I have 2 seedling Jubaeas which I'm told will take about 20 years to fruit. They are beautiful, fat palms, fattest of all the palms! The fruit looks and tastes just like a miniature coconut. I have some every time I go to Chile.

Jaime

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Re: Edible Fruit Palm/Palms
« Reply #9 on: October 02, 2013, 12:25:03 AM »
20 years.............that's good news...................I got 10 seeds from ebay............I've tried different techniques to germinated them................as I read they are hard to germinate ................They are a really good tasting nut, a bit like a macadam nut....................I am surprised they aren't more common .....a beautiful looking palm................ 

LEOOEL

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Re: Edible Fruit Palm/Palms
« Reply #10 on: October 02, 2013, 01:05:42 AM »
Thank you everyone for all your interesting/informative comments.

I gather then that the toddy palm is more suitable to tropical than to sub-tropical conditions. This must be the case since I've never heard of it in S. Florida.

It seems that the best chance/hope to find another quality edible fruit palm is to go on a search expedition to Brazil. The next step would be to determine the climate(s) it likes to bear fruit in.

Another solution to have more edible fruit palms that bear fruit in more climates, is to plant and propagate seedlings. In this way, new and better quality strains will be found.
« Last Edit: October 02, 2013, 09:52:52 PM by LEOOEL »
'Virtue', learn/teach/propagate it, you'll save others and yourself.

fruitlovers

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Re: Edible Fruit Palm/Palms
« Reply #11 on: October 02, 2013, 01:31:05 AM »
Thank you everyone for all your interesting/informative comments.

I gather then that the toddy palm is more suitable to tropical than to sub-tropical conditions. This must be the case since I've never heard of it in S. Florida.

I seems that the best chance/hope to find another quality edible fruit palm is to go on a search expedition to Brazil. The next step would be to determine the climate(s) it likes to bear fruit in.

Another solution to have more edible fruit palms that bear fruit in more climates, is to plant and propagate seedlings. In this way, new and better quality strains will be found.
I just remembered that they have fruiting Borassus aethiopicus at Fairchild gardens. This is a kissing cousin of the toddy palm. If you look for toddy palm in S. Florida my guess is that it's already growing there, you just don't know about it because you never looked for it before. Your local palm society chapter can lead you in right direction.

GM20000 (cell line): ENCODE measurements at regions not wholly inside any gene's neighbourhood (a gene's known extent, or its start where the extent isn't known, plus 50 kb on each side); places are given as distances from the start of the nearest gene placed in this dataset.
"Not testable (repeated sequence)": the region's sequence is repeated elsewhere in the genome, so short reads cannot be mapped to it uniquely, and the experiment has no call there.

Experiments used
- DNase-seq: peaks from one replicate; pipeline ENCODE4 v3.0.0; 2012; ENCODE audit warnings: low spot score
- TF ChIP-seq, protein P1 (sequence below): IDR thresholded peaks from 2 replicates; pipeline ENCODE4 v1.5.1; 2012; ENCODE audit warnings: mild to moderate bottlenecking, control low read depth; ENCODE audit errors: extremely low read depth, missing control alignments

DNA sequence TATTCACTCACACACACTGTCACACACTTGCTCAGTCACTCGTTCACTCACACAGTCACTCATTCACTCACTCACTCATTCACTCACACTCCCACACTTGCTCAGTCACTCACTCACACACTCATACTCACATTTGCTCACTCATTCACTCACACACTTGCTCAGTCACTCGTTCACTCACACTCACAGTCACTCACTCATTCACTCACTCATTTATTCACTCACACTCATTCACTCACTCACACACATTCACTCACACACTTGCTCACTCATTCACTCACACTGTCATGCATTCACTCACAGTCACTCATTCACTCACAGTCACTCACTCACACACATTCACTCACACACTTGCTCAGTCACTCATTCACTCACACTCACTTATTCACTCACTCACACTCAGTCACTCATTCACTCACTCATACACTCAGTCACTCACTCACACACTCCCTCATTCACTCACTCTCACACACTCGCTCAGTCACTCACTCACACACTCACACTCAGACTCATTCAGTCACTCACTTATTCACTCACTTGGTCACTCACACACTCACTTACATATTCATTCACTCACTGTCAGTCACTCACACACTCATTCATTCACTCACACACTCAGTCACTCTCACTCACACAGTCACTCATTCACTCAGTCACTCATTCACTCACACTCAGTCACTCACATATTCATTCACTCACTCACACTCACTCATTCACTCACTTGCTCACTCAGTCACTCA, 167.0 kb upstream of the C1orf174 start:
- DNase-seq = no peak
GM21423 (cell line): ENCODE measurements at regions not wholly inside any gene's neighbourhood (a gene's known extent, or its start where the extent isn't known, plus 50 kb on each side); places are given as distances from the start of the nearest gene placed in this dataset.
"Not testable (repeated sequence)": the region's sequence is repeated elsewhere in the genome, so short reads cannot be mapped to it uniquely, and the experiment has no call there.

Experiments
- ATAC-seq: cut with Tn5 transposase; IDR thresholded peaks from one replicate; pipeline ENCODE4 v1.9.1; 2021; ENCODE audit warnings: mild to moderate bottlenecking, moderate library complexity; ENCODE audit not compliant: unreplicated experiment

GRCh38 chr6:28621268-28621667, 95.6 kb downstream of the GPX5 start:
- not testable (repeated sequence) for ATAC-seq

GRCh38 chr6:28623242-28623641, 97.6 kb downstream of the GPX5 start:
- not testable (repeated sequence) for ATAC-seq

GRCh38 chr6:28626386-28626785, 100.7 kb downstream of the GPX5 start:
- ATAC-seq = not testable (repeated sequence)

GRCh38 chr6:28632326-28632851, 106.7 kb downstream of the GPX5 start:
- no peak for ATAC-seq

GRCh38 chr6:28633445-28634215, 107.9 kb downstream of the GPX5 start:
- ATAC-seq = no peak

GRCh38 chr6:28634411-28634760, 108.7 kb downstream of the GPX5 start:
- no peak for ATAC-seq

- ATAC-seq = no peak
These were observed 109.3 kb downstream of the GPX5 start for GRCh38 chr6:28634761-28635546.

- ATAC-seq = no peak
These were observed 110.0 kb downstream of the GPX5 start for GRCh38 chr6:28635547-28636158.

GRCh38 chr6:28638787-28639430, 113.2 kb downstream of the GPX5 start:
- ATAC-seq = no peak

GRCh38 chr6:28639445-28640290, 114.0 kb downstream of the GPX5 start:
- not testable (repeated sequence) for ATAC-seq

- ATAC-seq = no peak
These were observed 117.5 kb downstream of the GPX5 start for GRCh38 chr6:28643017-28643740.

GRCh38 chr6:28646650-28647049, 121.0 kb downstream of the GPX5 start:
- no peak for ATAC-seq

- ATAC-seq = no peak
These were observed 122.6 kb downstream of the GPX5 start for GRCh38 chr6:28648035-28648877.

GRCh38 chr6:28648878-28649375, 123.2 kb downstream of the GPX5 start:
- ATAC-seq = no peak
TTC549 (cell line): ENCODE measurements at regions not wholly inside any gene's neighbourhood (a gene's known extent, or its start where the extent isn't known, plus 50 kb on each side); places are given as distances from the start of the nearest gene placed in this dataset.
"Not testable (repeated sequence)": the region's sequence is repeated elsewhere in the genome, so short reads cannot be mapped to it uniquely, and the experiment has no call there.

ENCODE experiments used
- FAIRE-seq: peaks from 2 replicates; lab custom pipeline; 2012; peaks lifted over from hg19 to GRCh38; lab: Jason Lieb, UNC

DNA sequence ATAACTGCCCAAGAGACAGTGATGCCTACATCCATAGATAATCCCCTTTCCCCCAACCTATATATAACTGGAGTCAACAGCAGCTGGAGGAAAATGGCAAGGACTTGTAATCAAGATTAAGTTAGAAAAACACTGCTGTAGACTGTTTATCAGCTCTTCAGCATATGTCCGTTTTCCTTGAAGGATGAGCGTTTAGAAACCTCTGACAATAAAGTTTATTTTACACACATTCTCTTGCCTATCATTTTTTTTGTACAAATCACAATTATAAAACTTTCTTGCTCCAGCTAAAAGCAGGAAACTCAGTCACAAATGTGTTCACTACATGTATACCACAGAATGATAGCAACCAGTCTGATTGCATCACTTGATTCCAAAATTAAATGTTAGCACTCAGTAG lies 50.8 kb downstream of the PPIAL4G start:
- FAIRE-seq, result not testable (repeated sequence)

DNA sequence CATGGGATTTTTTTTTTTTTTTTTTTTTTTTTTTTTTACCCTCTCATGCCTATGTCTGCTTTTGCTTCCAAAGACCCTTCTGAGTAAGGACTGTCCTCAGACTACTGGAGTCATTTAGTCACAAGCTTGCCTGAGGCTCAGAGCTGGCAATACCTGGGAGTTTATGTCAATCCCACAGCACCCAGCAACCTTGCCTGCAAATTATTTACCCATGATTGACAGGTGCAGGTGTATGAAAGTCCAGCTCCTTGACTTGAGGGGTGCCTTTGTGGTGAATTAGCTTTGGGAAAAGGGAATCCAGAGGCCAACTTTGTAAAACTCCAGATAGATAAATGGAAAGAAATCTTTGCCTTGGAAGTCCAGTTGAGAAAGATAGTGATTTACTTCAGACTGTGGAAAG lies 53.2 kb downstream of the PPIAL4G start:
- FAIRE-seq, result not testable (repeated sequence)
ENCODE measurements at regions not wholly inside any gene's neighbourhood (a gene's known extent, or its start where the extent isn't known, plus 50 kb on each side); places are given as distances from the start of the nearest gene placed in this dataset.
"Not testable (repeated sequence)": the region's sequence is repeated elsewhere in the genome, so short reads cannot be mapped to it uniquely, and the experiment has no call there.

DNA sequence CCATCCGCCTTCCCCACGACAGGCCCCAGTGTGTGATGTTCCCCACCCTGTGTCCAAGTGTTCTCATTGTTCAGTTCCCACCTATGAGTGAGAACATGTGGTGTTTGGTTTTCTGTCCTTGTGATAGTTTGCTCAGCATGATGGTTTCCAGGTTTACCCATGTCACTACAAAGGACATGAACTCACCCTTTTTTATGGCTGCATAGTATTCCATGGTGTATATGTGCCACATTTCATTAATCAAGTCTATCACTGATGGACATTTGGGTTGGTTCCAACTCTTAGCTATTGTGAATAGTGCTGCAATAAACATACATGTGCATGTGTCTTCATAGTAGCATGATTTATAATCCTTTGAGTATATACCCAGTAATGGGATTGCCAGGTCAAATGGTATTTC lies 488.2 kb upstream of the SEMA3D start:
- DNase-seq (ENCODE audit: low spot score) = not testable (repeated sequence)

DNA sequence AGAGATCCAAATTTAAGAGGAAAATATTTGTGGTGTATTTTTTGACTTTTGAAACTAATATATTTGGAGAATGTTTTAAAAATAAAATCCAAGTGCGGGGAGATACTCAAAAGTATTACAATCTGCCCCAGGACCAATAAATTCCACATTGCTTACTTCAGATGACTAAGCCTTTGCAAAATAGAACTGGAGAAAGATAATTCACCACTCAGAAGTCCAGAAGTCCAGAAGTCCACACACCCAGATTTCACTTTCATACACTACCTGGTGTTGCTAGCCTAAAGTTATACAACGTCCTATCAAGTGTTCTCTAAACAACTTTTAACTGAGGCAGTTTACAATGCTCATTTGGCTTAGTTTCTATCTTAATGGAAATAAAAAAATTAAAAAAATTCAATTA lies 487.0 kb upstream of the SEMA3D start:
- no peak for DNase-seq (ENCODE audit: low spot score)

Oscar

EvilFruit

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Re: Edible Fruit Palm/Palms
« Reply #12 on: October 02, 2013, 02:46:26 AM »
Maybe.. Mauritia flexuosa !!


Moh'd

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Re: Edible Fruit Palm/Palms
« Reply #13 on: October 02, 2013, 04:52:36 AM »



This candy i ate many times in Thailand, i think it is the toddy palm fruit.

murraystevena2

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Re: Edible Fruit Palm/Palms
« Reply #14 on: October 02, 2013, 12:52:11 PM »
Here are some Butia capitata or jelly palm fruits





nullzero

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Re: Edible Fruit Palm/Palms
« Reply #15 on: October 02, 2013, 06:51:07 PM »
Here are some Butia capitata or jelly palm fruits






Nice Jelly Palm fruits, looks like a great flesh to seed ratio. How was the taste?
Grow mainly edible and herbal plants. Favorites are the fruits, vegetables, and tea plants.

Tao2

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Re: Edible Fruit Palm/Palms
« Reply #16 on: October 03, 2013, 12:38:53 AM »
I found the jelly fruit ok..........very mild taste (almost tasteless, at least the ones I tried in our botanical garden)...easy to eat..............I have some young plants growing ....a good looking fast growing tree..even in my cool climate...............totally recommend..........

micah

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Re: Edible Fruit Palm/Palms
« Reply #17 on: October 03, 2013, 12:51:43 AM »





Here's some bactris sp (setosa?) we grow. It taste good when super ripe..scant pulp, sweet, super crazy spines on the palm...almost not worth it...border plant...keep out! I think it's pretty tropical...for growing

LEOOEL

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Re: Edible Fruit Palm/Palms